As our practice continues to grow, we continue to build relationships with architects who inspire us and push our team to grow. We hope that all our future projects are chal-lenging enough to induce maximum creativity from master architects worldwide. Just as important, we hope that our projects will give us the opportunity to recognize and facilitate the emergence of new talent, as the next generation of archi-tects come into their own. We are excited to be working with talented designers like these now and look forward to future collaborations with more of the world’s great architects, designers and artists.
Public Art for Westbank, like so much of the work that we do, is at once a project in itself and a part of a larger idea that has woven its way through our practice over time. That idea is that our projects are not buildings, but rather they are the physical embodiment of culture. Combined, our public art commissions form a body of work that is quickly becoming one of the broad-est and most important collections created by any developer in the world. To date, we have 30 installations, either complet-ed or underway, by some of the world’s most accomplished artists. The opportunity to work with these artists to create something that serves as both an additional layer for our buildings as well as an important cultural contribution to the city, is a gift we find deeply rewarding.
Our public art initiatives come from a desire to exemplify the successful integration of art into architecture and to use our projects as a platform for creative expression. When you think of architecture practised well, it is an art form. The public art we include is intended to complement the artistry of our buildings. They are designed to challenge, to add meaning and provoke thought in a manner that cannot be achieved solely through architecture. The end result is a project that melds creative expression with form, creating a moment of beauty, of provocation and of inspiration for the city of Seattle and its inhabitants.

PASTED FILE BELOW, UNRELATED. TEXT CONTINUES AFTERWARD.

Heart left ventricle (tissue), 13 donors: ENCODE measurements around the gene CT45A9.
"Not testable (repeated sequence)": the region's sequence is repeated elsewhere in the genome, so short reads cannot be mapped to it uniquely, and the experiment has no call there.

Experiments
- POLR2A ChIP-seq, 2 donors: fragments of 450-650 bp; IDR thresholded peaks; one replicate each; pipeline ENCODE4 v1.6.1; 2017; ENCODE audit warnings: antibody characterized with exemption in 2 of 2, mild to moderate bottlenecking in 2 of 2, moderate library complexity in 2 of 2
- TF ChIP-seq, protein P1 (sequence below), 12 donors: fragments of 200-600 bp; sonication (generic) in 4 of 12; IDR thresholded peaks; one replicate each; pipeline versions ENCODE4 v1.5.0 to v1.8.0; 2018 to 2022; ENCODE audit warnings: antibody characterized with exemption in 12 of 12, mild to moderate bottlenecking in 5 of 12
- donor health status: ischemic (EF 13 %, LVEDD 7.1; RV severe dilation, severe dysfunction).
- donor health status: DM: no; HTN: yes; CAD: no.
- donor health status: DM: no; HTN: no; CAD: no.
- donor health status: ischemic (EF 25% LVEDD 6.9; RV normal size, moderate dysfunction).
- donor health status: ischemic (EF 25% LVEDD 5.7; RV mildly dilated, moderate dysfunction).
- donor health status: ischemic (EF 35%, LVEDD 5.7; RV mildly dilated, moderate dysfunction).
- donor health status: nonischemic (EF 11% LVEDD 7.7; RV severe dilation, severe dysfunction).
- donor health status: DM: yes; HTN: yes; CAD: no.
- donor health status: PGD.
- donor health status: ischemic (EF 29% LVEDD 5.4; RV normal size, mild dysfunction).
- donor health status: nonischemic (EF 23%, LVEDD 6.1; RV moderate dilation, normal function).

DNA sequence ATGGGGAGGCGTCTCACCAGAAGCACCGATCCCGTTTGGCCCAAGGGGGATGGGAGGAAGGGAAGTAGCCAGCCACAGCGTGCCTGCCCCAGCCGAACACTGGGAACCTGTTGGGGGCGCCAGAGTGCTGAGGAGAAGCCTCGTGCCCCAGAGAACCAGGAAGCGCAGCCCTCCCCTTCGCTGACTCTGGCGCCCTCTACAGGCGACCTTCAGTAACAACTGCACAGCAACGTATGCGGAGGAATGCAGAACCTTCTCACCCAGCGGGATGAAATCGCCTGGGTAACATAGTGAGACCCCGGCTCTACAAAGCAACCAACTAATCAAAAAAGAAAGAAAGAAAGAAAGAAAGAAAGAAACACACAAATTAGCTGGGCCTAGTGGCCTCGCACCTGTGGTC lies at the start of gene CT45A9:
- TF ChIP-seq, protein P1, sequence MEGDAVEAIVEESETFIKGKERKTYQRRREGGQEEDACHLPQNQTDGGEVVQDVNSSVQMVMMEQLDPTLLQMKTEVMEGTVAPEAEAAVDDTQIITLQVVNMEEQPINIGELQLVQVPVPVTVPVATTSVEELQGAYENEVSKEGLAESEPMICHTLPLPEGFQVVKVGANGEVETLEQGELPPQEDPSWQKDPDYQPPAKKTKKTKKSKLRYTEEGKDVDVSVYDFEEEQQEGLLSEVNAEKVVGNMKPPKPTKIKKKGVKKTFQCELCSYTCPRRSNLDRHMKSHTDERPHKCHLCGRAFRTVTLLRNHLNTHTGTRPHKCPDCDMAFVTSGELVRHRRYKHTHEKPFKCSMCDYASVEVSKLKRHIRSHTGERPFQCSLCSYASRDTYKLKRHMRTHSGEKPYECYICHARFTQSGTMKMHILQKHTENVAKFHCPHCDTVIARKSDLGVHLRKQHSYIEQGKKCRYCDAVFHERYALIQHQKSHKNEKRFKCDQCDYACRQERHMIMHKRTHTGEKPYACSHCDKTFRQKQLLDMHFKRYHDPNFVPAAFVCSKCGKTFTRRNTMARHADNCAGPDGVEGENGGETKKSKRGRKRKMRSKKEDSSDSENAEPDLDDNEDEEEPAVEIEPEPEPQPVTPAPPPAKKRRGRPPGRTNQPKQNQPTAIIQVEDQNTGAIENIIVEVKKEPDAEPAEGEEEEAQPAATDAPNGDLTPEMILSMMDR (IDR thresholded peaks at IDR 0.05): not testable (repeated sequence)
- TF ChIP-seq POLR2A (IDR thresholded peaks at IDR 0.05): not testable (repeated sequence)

Since we began incorporating Public Art into our projects, we have worked with internationally renowned artists on projects whose scope, size and ambition have redefined conceptions of art in the public realm. Diana Thater’s Light Art used neon lights to mirror the colors of the surrounding natural envi-ronment in a stunning display that spans the height of the building. Liam Gillick’s installation, lying on top of a building the clouds looked no nearer than when I was lying on the street made a provocative statement across the Fairmont Pacific Rim. Zhang Huan’s Rising created an unforgettable sculptural moment outside the Shangri-La Hotel Toronto.
As our practice has matured we have begun to commission more complex and ambitious public art work. We see public art as an opportunity not just to enhance our projects but to contribute to the culture and vibrancy of the built environ-ment. One of our most important upcoming Public Art projects will be Rodney Graham’s Spinning Chandelier at Vancouver House. Our most recently completed piece, Martin Boyce’s lantern installation, Beyond the Sea Against the Sun will illuminate the laneway at TELUS Garden, providing an entirely new public space and reimagining the typical laneway for the City of Vancouver.
Westbank’s commitment to public art is consistent with the many other cultural initiatives that make up our practice. Initiatives such as the Westbank Piano Program with Fazioli, ongoing exhibitions in BIG’s Serpentine Pavilion, our vintage couture collection, our partnership with Goh Ballet, our music business, the cultural hub we’re developing in Blood Alley, our support of Keys to the Street and many other programs together and alongside the effort we put into the architecture of our projects, are what sets Westbank apart.
At First Light, artist John Hogan is working alongside architect James Cheng in the production of a total work of art in Seattle, adding a further layer to what is already one of the more multi- layered projects we have yet built.
At the end of the day, we hope that each individual layer or detail of our work will stand alone as something inherently beautiful, while forming part of a larger, more complex outcome.